Max Verstappen illustrated the point to perfection at last weekend’s Las Vegas Grand Prix. Compare his before and after comments about F1’s flamboyant, expensive jaunt to America’s gambling capital:
Before: “I feel like a show is important, but I lack emotion… I love Vegas but not to drive a F1 car… If I was a fan, I would tear the whole place down.”
After: “It was a lot of fun there… I hope everyone enjoyed it a bit, we definitely did, so already excited to come back next year.”
What a difference a victory makes, and no doubt a word in Verstappen’s ear after the sport had spent a reported $700 million of its own money to establish the race. But it’s the unleashed, pre-race Verstappen who has real commercial value for F1.
It doesn’t have to be trash talk, but in a crowded market our stars need to be metaphorically bare-knuckled and bare-souled. They might even end up with the pub they managed in retirement named after them.
And the winner is…
An unscientific straw poll of fans watching from afar showed a universal preference for an Indian win in Sunday’s ICC World Cup Final. One friend cited his ‘anyone but Australia’ rule. Cricket badly needed an Aussie victory though. This was a competition short on jeopardy and, home team matches apart, crowds. With money and power in the sport concentrated so heavily in India, cricket had to reassure us that cash isn’t necessarily king and is no guarantor of victory.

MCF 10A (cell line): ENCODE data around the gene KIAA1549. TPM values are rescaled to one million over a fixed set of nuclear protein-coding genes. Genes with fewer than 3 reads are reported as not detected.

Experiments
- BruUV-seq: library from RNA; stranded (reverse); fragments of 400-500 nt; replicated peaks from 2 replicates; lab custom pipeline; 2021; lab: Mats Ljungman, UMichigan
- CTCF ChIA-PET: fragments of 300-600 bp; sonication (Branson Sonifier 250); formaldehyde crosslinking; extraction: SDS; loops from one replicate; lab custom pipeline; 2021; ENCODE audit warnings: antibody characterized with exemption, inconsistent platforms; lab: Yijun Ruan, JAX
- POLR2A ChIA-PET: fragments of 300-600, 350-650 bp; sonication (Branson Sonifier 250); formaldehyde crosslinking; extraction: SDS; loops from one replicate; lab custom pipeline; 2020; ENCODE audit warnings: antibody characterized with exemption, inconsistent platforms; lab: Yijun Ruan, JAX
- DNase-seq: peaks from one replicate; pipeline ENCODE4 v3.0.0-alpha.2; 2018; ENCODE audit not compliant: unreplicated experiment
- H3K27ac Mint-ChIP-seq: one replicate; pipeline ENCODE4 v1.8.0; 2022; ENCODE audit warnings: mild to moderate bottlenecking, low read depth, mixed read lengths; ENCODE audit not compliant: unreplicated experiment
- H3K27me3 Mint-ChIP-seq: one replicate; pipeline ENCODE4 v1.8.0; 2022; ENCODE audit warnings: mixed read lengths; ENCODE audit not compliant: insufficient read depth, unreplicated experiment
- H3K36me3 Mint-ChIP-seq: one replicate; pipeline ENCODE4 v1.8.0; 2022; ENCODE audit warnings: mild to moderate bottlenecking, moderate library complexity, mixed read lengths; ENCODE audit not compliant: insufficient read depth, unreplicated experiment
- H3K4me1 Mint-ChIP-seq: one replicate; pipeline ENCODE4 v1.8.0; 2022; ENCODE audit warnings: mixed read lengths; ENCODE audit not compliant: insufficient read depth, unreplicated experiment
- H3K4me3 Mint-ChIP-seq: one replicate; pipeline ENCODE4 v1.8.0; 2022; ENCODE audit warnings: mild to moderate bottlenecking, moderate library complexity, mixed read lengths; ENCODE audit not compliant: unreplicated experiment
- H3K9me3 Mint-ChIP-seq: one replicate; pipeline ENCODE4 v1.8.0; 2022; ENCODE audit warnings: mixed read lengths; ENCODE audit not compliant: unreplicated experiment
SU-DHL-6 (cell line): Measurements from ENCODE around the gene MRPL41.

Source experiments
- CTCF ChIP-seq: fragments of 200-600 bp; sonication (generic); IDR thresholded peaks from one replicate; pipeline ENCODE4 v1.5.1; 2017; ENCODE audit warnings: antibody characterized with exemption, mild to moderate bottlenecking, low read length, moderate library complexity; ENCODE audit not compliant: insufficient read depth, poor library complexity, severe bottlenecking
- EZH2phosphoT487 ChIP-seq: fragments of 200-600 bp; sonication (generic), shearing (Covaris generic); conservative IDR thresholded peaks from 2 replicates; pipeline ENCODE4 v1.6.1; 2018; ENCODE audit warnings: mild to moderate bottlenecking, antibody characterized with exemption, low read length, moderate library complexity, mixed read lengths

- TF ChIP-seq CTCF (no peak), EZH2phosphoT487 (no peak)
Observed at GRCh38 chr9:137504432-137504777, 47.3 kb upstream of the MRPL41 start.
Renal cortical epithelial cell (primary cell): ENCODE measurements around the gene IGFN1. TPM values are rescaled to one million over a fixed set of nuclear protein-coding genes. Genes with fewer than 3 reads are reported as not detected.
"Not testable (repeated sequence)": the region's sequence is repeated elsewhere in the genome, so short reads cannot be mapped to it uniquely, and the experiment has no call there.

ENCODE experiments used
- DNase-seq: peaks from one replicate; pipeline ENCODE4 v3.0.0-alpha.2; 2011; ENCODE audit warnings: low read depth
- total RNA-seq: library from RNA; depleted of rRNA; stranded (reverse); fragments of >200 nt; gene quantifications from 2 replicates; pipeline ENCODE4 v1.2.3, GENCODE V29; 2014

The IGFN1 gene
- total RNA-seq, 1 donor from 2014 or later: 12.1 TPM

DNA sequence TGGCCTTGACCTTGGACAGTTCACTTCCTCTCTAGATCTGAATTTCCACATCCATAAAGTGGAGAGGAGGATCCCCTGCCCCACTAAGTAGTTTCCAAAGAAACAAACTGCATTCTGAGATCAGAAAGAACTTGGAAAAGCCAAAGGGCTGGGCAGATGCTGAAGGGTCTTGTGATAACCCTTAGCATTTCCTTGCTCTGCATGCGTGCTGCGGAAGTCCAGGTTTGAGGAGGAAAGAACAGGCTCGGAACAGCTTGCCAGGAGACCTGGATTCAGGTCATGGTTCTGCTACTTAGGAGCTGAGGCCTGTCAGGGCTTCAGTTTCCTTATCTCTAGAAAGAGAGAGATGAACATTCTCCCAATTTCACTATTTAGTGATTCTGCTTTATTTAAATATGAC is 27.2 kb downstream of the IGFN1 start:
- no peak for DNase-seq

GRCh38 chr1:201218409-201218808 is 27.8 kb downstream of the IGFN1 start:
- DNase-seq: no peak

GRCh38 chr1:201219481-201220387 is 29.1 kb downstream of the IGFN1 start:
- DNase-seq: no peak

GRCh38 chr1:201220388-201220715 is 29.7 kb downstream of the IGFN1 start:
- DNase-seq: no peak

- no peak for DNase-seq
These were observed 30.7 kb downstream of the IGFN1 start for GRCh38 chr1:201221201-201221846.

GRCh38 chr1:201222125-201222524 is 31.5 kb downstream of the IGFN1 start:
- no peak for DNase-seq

Sides batting first won exactly half of the 48 matches. They did so by an average of a whopping 120 runs. Those batting second and winning still had 58 balls to spare, so just under 10 overs on average - 20% of their allotted total.
At least the margins will naturally be far smaller in next year’s T20 World Cup in the West Indies and USA. Twice as many teams, 20, will compete in just over half the time, 26 days, as the 50 over competition just ended. Let the bare-knuckle hype begin.
Just don’t think about trying to book a trip to the WC yet though - the ICC hasn’t even announced the venue for the final, let alone a competition schedule. Out, hit wicket. Barry Hearn wouldn’t make that mistake in fan-engagement.
Shear heart attack
One of the joys of writing Sport inc. is reader feedback. A recent edition on the promotion of the Rugby World Cup and the approach of Paris 2024 elicited a lengthy email chain from a group who had attended many of the matches and were, days later, still debating the nuances of the sport’s rules and the tight, tournament-defining refereeing calls. Both an endorsement of rugby’s power to engage and a warning that it’s complexity might contain the seeds of its ultimate demise.
That edition also prompted a gentle rebuke for my comments about the French public’s willingness to embrace big events. One correspondent had attended the 2019 World Sheep-Shearing Championship in Le Dorat, 40km north of Limoges. 300 athletes from 32 countries, 5000 sheep and 62,000 spectators. If in doubt, check out the crowd at the end of this clip